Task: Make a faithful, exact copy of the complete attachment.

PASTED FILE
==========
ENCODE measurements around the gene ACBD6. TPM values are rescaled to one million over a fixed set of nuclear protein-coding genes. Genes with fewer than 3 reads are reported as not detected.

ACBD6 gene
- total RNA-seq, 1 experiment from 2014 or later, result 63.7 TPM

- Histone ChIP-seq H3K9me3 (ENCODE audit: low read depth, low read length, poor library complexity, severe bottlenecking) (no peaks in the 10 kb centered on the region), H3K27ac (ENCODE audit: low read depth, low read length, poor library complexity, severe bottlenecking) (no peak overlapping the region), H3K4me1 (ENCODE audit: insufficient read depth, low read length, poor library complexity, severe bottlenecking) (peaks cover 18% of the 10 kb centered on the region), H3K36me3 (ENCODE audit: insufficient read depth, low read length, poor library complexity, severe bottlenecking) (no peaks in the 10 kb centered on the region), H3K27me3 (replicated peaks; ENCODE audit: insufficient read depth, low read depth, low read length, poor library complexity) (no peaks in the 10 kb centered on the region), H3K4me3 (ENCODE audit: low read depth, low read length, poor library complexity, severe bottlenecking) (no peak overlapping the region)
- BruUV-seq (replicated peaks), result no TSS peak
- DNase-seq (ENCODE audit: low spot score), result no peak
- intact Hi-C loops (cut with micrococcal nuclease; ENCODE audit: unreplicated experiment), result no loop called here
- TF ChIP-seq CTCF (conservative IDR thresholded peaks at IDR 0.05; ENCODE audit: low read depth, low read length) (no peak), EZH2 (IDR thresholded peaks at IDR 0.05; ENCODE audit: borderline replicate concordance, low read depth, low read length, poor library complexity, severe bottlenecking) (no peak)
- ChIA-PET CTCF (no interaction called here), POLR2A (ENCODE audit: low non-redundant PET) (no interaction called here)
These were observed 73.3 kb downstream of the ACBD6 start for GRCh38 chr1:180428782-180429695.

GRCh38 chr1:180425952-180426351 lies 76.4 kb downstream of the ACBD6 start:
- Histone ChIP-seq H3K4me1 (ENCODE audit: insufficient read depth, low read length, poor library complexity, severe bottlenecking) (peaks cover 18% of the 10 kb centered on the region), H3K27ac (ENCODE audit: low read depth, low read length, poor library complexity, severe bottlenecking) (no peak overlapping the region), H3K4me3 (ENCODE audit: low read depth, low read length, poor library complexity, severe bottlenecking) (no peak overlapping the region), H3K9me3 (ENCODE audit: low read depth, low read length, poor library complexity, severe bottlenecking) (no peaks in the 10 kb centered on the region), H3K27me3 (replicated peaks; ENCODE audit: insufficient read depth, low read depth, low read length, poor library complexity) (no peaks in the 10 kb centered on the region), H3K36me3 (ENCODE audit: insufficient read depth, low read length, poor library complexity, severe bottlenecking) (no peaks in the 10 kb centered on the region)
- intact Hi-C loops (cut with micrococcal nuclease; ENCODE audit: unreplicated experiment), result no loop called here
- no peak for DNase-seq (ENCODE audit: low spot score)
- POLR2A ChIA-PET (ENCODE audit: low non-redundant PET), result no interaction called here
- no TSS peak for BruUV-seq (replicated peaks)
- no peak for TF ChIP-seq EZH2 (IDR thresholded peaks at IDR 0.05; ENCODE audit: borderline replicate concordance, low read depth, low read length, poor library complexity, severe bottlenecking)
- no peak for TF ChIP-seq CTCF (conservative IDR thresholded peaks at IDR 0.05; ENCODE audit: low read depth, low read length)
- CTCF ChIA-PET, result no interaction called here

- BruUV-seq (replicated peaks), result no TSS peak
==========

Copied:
ENCODE measurements around the gene ACBD6. TPM values are rescaled to one million over a fixed set of nuclear protein-coding genes. Genes with fewer than 3 reads are reported as not detected.

ACBD6 gene
- total RNA-seq, 1 experiment from 2014 or later, result 63.7 TPM

- Histone ChIP-seq H3K9me3 (ENCODE audit: low read depth, low read length, poor library complexity, severe bottlenecking) (no peaks in the 10 kb centered on the region), H3K27ac (ENCODE audit: low read depth, low read length, poor library complexity, severe bottlenecking) (no peak overlapping the region), H3K4me1 (ENCODE audit: insufficient read depth, low read length, poor library complexity, severe bottlenecking) (peaks cover 18% of the 10 kb centered on the region), H3K36me3 (ENCODE audit: insufficient read depth, low read length, poor library complexity, severe bottlenecking) (no peaks in the 10 kb centered on the region), H3K27me3 (replicated peaks; ENCODE audit: insufficient read depth, low read depth, low read length, poor library complexity) (no peaks in the 10 kb centered on the region), H3K4me3 (ENCODE audit: low read depth, low read length, poor library complexity, severe bottlenecking) (no peak overlapping the region)
- BruUV-seq (replicated peaks), result no TSS peak
- DNase-seq (ENCODE audit: low spot score), result no peak
- intact Hi-C loops (cut with micrococcal nuclease; ENCODE audit: unreplicated experiment), result no loop called here
- TF ChIP-seq CTCF (conservative IDR thresholded peaks at IDR 0.05; ENCODE audit: low read depth, low read length) (no peak), EZH2 (IDR thresholded peaks at IDR 0.05; ENCODE audit: borderline replicate concordance, low read depth, low read length, poor library complexity, severe bottlenecking) (no peak)
- ChIA-PET CTCF (no interaction called here), POLR2A (ENCODE audit: low non-redundant PET) (no interaction called here)
These were observed 73.3 kb downstream of the ACBD6 start for GRCh38 chr1:180428782-180429695.

GRCh38 chr1:180425952-180426351 lies 76.4 kb downstream of the ACBD6 start:
- Histone ChIP-seq H3K4me1 (ENCODE audit: insufficient read depth, low read length, poor library complexity, severe bottlenecking) (peaks cover 18% of the 10 kb centered on the region), H3K27ac (ENCODE audit: low read depth, low read length, poor library complexity, severe bottlenecking) (no peak overlapping the region), H3K4me3 (ENCODE audit: low read depth, low read length, poor library complexity, severe bottlenecking) (no peak overlapping the region), H3K9me3 (ENCODE audit: low read depth, low read length, poor library complexity, severe bottlenecking) (no peaks in the 10 kb centered on the region), H3K27me3 (replicated peaks; ENCODE audit: insufficient read depth, low read depth, low read length, poor library complexity) (no peaks in the 10 kb centered on the region), H3K36me3 (ENCODE audit: insufficient read depth, low read length, poor library complexity, severe bottlenecking) (no peaks in the 10 kb centered on the region)
- intact Hi-C loops (cut with micrococcal nuclease; ENCODE audit: unreplicated experiment), result no loop called here
- no peak for DNase-seq (ENCODE audit: low spot score)
- POLR2A ChIA-PET (ENCODE audit: low non-redundant PET), result no interaction called here
- no TSS peak for BruUV-seq (replicated peaks)
- no peak for TF ChIP-seq EZH2 (IDR thresholded peaks at IDR 0.05; ENCODE audit: borderline replicate concordance, low read depth, low read length, poor library complexity, severe bottlenecking)
- no peak for TF ChIP-seq CTCF (conservative IDR thresholded peaks at IDR 0.05; ENCODE audit: low read depth, low read length)
- CTCF ChIA-PET, result no interaction called here

- BruUV-seq (replicated peaks), result no TSS peak